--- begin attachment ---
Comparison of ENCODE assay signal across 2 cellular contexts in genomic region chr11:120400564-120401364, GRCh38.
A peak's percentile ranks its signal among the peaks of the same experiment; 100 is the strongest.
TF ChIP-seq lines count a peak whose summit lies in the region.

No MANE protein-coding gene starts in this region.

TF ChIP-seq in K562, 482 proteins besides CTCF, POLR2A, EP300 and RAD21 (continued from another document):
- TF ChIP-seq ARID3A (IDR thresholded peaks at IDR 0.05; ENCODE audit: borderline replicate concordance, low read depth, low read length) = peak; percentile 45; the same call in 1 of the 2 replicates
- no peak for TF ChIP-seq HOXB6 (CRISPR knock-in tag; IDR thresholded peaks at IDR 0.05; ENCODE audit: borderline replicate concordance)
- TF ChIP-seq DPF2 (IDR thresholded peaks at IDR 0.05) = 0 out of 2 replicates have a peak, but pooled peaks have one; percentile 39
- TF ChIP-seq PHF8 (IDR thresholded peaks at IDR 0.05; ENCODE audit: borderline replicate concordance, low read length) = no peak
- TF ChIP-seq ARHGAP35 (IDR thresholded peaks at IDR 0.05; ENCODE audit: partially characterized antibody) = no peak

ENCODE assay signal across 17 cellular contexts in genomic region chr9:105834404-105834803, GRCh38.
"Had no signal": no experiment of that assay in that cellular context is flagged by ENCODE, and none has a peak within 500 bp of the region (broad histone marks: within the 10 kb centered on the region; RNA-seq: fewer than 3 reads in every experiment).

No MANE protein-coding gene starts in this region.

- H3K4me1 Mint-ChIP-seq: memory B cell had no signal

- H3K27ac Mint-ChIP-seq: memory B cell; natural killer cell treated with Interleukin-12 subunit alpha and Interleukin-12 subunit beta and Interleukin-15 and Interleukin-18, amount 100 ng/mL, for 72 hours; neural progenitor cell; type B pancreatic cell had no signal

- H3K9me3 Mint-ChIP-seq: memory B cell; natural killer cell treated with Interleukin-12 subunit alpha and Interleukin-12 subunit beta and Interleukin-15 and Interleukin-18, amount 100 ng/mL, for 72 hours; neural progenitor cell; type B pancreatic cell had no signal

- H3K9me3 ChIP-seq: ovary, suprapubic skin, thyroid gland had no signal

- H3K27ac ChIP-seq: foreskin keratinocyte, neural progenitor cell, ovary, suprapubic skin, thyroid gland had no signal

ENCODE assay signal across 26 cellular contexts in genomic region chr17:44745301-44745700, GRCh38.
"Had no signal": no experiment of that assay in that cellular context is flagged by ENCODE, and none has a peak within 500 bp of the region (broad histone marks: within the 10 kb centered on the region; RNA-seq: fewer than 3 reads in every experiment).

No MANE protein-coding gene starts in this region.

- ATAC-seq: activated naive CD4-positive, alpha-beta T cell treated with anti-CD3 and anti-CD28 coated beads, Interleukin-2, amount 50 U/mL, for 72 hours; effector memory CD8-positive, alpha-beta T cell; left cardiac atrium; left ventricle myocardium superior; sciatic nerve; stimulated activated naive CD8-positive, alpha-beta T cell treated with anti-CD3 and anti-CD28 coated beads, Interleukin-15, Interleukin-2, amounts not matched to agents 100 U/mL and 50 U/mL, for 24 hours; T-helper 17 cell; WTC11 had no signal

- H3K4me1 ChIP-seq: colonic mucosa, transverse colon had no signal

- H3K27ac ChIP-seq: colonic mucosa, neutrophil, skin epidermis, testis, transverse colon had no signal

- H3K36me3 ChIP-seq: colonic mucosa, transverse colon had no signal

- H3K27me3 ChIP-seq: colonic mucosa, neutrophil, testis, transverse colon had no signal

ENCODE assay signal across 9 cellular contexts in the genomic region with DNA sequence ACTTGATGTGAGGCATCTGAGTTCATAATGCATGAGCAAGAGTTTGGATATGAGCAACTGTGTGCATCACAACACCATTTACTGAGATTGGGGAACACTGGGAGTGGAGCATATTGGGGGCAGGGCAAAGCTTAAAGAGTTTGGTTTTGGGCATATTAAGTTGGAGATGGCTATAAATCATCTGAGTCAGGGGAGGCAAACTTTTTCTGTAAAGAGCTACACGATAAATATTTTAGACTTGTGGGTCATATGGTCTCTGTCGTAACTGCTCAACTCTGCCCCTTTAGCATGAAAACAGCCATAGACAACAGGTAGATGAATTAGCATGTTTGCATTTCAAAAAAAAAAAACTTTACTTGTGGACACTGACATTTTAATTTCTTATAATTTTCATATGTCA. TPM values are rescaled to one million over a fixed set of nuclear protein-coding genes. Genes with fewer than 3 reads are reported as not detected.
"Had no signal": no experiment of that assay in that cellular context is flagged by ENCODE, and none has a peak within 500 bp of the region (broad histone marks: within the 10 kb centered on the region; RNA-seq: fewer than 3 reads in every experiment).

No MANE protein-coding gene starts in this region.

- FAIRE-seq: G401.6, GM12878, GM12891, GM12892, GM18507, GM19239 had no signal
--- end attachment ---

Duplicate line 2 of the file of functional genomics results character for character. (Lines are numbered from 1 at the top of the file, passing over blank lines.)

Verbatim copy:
A peak's percentile ranks its signal among the peaks of the same experiment; 100 is the strongest.